BILLINGS — A tie-dye shirt-clad Jonathan Noteboom sat on a bench at Pioneer Park waiting to watch his sister, Abi, play a singles match at the Mayfair Invitational tennis tournament around noon Friday. At the same time, their brother, Ben, was preparing for a doubles match at Montana State Billings, which Jonathan attends.
It was somewhat fitting that Jonathan was watching Abi and not Ben, who is Abi’s twin and a fellow senior at Hardin.
“Abi and Jonathan are the same,” Hardin tennis coach Mike Flamm said Friday. “They're tense and they're ready to go to battle all the time. Ben's just easygoing.”
Despite some different personality traits, Abi and Ben have a close relationship, and their bond has gotten stronger this spring as two of the Bulldogs’ best tennis players. This is the last month of their high school careers.
“It’s kind of sad seeing it come to an end so fast,” Ben said.
Abi has won all of her conference singles matches this season and all but one of her doubles matches. Ben, who mainly plays doubles with Kent Swisse, has been similarly strong. Flamm likes the Notebooms’ chances of making deep runs at the Class A state tournament in Billings on May 27 and 28.
It’s hard, however, for Abi and Ben to know exactly where they stand because last season was canceled due to COVID-19. They’re still getting back into the swing of competition and figuring out who their top state opponents will be.
“A lot of kids, not having last year, they didn’t know what their growth potential was between their sophomore and their senior year,” Flamm said. “You’ve got a high end, you got a bottom end, and the middle has been empty.
“But I'm starting to see that middle. The teams are getting better. The kids who are new are starting to get better skills.”
Abi and Ben both reached state in their first two seasons. Abi went two and out in the girls singles bracket both times, while Ben won his first match at each boys tournament. He and doubles partner David Evans lost their next two matches after the opening win, but Ben’s sophomore season went much better.
Ben was paired with Jonathan in 2019, and they went all the way to the State A boys doubles title match. The brothers beat Mark Southam and Nathaniel Leonardson in the first set, but the Dillon seniors won the next two for the championship.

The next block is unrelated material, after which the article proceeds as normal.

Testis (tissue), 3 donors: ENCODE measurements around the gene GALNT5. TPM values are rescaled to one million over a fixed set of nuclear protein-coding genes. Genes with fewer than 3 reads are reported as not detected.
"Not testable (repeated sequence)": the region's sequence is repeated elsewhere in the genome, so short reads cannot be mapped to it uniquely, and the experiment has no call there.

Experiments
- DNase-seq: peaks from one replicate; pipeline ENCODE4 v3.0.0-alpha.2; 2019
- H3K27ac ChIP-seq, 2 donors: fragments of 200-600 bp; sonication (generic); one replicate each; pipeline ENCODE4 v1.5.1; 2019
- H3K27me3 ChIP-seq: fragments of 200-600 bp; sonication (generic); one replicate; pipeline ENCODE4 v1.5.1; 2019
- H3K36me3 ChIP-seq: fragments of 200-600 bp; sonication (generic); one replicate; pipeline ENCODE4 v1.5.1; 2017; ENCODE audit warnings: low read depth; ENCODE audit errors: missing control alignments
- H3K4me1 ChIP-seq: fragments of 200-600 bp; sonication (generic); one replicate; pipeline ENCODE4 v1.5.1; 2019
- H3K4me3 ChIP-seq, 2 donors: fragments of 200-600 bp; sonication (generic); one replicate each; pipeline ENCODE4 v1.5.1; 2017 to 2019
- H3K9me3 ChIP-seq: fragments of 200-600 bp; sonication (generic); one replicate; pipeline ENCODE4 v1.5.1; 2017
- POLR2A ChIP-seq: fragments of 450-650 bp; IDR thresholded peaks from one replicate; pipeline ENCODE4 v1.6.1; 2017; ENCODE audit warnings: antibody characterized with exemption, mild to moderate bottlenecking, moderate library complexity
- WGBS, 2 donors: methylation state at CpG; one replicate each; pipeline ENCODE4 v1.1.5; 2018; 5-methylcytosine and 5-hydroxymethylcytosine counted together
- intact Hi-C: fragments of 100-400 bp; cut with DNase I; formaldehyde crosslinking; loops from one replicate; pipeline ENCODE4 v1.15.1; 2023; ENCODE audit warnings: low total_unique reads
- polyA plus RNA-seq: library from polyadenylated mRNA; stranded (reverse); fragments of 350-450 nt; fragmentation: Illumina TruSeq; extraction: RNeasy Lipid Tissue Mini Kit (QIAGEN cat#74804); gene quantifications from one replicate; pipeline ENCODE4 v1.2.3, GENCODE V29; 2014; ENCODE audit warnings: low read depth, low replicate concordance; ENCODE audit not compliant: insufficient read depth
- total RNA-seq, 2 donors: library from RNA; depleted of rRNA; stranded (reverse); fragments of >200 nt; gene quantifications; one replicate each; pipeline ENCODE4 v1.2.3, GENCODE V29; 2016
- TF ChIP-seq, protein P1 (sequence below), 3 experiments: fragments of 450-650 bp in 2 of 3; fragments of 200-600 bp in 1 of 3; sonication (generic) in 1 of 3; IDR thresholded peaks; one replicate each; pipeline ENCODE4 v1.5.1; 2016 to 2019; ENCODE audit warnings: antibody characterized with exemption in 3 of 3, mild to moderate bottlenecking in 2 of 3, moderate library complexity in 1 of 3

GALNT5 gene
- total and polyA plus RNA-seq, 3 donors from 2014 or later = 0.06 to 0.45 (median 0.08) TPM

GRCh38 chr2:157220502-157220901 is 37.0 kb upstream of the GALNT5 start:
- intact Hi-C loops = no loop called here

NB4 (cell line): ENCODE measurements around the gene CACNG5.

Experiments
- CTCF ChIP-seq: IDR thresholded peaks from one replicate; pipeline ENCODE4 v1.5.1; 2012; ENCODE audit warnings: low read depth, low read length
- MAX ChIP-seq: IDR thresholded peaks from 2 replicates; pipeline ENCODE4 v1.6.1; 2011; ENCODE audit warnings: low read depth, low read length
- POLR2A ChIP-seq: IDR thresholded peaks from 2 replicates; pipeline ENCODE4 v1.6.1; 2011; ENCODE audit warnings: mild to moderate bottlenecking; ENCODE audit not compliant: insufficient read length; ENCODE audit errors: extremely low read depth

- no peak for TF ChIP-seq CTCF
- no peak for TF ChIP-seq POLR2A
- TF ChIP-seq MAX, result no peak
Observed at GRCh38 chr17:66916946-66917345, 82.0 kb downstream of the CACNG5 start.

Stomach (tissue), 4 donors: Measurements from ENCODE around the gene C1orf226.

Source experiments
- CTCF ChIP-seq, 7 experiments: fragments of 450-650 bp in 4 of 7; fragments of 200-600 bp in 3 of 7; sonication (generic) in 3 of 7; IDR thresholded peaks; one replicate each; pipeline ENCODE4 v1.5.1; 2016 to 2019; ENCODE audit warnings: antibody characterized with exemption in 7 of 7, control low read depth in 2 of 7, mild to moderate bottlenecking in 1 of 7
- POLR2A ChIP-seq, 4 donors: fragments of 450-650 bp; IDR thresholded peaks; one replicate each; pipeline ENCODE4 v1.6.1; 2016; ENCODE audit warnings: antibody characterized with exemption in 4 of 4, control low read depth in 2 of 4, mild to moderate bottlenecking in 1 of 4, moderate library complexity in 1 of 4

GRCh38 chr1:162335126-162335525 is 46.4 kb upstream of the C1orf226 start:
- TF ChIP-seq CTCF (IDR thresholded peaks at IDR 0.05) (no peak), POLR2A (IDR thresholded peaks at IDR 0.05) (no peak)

“That was probably the best year I've had playing tennis,” Ben said. “With my brother, there was more chemistry, so I liked playing with him more (than other partners).”
Jonathan also lost the State A boys doubles title match in 2018, when he was paired with Caleb Mason (the Hardin boys shared the team title). The fiery Jonathan expressed his frustration much more after the first loss than the second, Flamm said. Perhaps playing with his easygoing brother cooled him down.
“I’ve had doubles partners before, and it’s so much more fun playing with your brother,” Jonathan said Friday. “I feel like the connections were so much better. You can actually talk to him without having to worry about their feelings. It was a great experience.”
Abi and Ben might have played together this spring if Montana operated like a different state, such as neighboring Idaho. But mixed doubles are only doable in practice here, so the twins are forced to be spectators when either of them is competing.
Ben praised her sister’s ability to keep the ball in play. Abi praised his brother’s ability, period.
“He's so good. He destroys me,” she said with a laugh.
The Notebooms aren’t exactly sure why their family has taken to tennis so much. Flamm certainly isn’t complaining. Hardin has another brother and sister, Katana and Kisoyshi Reisig, who are cousins of Abi and Ben (and siblings of former Hardin tennis standout Makiko Reisig). More tennis players related to the Notebooms and Reisigs are on the way.
“Our whole family has always played, like my aunties and everything,” Abi said. “It's just always been a big part of our family. It's something we bond over.”
Abi hasn’t made a college decision yet, but she doubts she’ll play for a college tennis team. Ben has already answered that question by choosing to attend Montana State solely as a student. Abi is considering MSU but isn’t dead set on going to the same school as her twin brother.
That would have been hard to believe years ago when Abi and Ben were “inseparable,” as Jonathan described them. They’ve become more independent in recent years, to a healthy extent. They still hang out all the time, share many of the same friends and cherish their time together on the tennis team.
“We're pretty close,” Ben said. “Tennis has kept us close.”